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GREAT EAST JAPAN EARTHQUAKE. In this combination photo, a ship washed away by the tsunami sits in a destroyed residential neighborhood in Kesennuma, northeastern Japan, on March 28, 2011 (top), the same ship sits on the same spot on Thursday, February 23, 2012 (center), and the ship, that was dismantled in 2013, is no longer there on Sunday, March 6, 2016 (bottom). Five years after the disaster, construction work is clearly underway but far from done. Rebuilt roads stretch to the horizon between still largely vacant expanses. It is a massive undertaking to raise the ground level of entire neighborhoods, to better protect them from inundation, before rebuilding from scratch. (AP Photo/David Guttenfelder and Eugene Hoshiko)
2011 TRIPLE DISASTER. In this combination photo, Japanese residents of Kesennuma, northeastern Japan, pass through a road that was cleared by bulldozer through the ruins of the city on March 17, 2011, six days after the tsunami (top), people cross the same street on Thursday, February 23, 2012 (center), and a worker, left, stands at a construction site on Monday, March 7, 2016 (bottom). Five years after the disaster, construction work is clearly underway but far from done. Rebuilt roads stretch to the horizon between still largely vacant expanses. It is a massive undertaking to raise the ground level of entire neighborhoods, to better protect them from inundation, before rebuilding from scratch. (AP Photo/David Guttenfelder and Eugene Hoshiko)
Tsunami scars linger a decade later in Japan
By Foster Klug
The Associated Press
March 7, 2021
TOKYO (AP) ó The images still hold the power to shock.
Dazed survivors walk beneath huge sea tankers deposited amid an expanse of rubble and twisted iron that was once a busy downtown, the ships toppled onto their sides like childrenís toys. Grieving survivors pick through the flattened debris where their homes used to be. Deserted farms stand in the shadow of the Fukushima nuclear plant, where a catastrophic meltdown still reverberates.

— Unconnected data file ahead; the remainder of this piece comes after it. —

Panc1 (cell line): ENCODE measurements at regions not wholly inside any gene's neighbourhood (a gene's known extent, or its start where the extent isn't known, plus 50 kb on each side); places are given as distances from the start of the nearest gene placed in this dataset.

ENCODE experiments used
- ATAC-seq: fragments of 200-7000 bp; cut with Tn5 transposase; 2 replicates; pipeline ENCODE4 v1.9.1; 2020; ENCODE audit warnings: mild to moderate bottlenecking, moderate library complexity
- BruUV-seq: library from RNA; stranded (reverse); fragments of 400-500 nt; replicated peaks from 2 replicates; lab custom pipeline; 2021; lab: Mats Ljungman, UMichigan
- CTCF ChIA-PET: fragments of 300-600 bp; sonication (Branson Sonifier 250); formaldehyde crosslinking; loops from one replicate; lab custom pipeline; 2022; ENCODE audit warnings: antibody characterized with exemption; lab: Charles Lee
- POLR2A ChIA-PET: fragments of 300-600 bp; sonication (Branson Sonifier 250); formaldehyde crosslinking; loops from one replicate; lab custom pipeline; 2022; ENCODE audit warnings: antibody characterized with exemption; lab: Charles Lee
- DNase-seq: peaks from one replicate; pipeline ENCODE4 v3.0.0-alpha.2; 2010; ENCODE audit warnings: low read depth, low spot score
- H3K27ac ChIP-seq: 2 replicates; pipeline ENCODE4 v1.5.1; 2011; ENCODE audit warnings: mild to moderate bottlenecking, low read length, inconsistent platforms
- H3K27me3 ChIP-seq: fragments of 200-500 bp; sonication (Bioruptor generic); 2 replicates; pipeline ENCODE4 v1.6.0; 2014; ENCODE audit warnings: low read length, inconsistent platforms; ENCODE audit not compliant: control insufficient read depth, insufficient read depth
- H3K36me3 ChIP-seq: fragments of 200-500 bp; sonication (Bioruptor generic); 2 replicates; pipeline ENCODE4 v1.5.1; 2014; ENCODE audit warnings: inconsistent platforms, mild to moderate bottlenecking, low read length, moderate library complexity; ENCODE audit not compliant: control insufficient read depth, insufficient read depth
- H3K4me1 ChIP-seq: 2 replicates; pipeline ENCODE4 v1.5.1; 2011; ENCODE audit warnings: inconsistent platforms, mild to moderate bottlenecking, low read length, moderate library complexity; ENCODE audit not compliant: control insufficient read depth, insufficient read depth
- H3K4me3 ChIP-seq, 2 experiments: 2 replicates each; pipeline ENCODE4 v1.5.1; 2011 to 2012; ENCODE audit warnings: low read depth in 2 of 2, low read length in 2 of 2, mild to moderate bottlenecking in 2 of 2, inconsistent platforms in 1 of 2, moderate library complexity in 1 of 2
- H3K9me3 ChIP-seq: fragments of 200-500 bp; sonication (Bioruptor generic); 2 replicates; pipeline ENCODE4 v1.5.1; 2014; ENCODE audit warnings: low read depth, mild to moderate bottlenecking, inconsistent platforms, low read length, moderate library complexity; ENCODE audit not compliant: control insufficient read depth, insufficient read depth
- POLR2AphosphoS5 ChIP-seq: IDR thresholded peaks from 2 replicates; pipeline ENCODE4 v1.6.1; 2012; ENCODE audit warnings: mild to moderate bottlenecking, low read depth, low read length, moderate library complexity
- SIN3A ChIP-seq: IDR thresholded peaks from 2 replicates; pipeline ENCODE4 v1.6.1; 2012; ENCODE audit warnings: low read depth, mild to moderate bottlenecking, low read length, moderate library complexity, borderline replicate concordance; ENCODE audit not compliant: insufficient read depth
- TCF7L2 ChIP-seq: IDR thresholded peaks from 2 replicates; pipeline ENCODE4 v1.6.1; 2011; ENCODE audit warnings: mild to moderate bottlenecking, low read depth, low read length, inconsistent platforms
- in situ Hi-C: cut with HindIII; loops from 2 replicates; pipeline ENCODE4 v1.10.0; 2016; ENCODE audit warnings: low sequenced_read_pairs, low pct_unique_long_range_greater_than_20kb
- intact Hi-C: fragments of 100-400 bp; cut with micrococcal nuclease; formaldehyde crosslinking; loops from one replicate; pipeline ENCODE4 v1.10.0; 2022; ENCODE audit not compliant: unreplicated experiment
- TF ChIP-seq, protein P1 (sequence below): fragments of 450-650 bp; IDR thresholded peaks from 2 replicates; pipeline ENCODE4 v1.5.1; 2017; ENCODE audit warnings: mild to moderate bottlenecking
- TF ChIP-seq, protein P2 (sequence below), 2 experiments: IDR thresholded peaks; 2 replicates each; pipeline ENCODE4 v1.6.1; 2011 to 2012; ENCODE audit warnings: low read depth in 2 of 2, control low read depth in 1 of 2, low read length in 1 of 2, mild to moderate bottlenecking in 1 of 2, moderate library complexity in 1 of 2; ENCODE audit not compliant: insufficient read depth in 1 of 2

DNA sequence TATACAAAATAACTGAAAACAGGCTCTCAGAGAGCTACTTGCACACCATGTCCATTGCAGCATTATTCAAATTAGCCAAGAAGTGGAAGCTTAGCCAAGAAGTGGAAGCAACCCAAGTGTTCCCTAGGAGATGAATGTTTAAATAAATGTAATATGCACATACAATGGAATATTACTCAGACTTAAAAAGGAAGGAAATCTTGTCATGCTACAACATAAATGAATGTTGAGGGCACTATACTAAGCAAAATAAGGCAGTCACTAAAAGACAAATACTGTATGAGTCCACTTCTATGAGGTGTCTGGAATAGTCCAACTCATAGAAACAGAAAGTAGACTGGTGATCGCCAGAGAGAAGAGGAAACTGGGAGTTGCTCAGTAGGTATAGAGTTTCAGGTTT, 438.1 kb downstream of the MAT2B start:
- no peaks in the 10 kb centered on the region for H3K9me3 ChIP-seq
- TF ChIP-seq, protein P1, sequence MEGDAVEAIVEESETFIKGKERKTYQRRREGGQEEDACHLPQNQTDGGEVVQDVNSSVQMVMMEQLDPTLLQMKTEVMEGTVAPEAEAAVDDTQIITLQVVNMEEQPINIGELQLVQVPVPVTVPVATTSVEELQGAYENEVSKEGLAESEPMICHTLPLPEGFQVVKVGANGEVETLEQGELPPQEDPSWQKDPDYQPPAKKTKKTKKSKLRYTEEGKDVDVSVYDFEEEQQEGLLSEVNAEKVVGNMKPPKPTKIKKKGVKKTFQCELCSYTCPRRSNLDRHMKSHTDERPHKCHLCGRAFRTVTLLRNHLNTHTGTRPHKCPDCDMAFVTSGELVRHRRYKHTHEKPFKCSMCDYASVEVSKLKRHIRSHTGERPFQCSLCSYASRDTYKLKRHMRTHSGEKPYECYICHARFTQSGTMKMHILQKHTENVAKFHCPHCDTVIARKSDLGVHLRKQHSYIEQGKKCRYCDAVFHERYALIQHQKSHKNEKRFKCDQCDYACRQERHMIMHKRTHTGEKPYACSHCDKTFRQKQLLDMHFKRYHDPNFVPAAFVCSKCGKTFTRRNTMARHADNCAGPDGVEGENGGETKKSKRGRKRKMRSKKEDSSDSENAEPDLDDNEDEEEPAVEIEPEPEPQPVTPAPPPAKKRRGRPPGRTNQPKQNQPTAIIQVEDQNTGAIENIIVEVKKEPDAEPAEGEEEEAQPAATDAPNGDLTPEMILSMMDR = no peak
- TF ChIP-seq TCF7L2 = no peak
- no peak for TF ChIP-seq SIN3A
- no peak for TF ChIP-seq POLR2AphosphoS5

Arresting images were captured by The Associated Press in 2011 after a massive wall of water levelled part of Japanís northeastern coast, washing away cars, homes, office buildings, and thousands of people.
Ten years later, AP journalists have returned to document the communities that were ripped apart by whatís simply referred to as the Great East Japan Earthquake. The urge to rebuild in a land that has been wracked by millennia of disaster ó volcanic eruptions, tsunamis, earthquakes, war, and famine ó is powerful, and there are areas where thereís little or no trace of the devastation of 2011.
But this triple disaster in the Tohoku region of Japan ó earthquake, tsunami, and nuclear meltdown ó has been unlike any Japan has faced before, and the challenges of returning to what was normal a decade ago have been immense. Half a million were forced from their homes; tens of thousands have not returned, emptying towns that were already struggling to keep their young people from leaving for Tokyo and the other megacities. Radiation fears linger. Government incompetence, petty squabbling, and bureaucratic wrangling have delayed building efforts.
Despite the setbacks and uneven progress, the Tohoku of 2021 is a testament to a collective force of will ó national, local, and personal. Look closely, though, and youíll see that even the most breathtaking transformations carry the residue of what happened in 2011, the scars of that deep wound to the regionís psyche.
The AP images, then and now, raise a fundamental question: How do you mark change after great trauma?
In one way, itís the simplest thing in the world to describe. The removal of tons of rubble here, the absence of toppled tankers there. The repaved roads where there had been cracked and buckled piles of asphalt before. The gleaming new buildings that now rise above what had been cleared dirt patches.
But the starkness of the physical change also carries the idea of something thatís much less clear cut, something about the people who live in these places. Their resilience, their stoicism, their grief and anger, and stubborn refusal to bow to forces outside their control, whether natural or bureaucratic.
All of that, and more, is present in these powerful scenes of before and after, then and now.
The pictures tell the story ó of great change and the people who made it happen.
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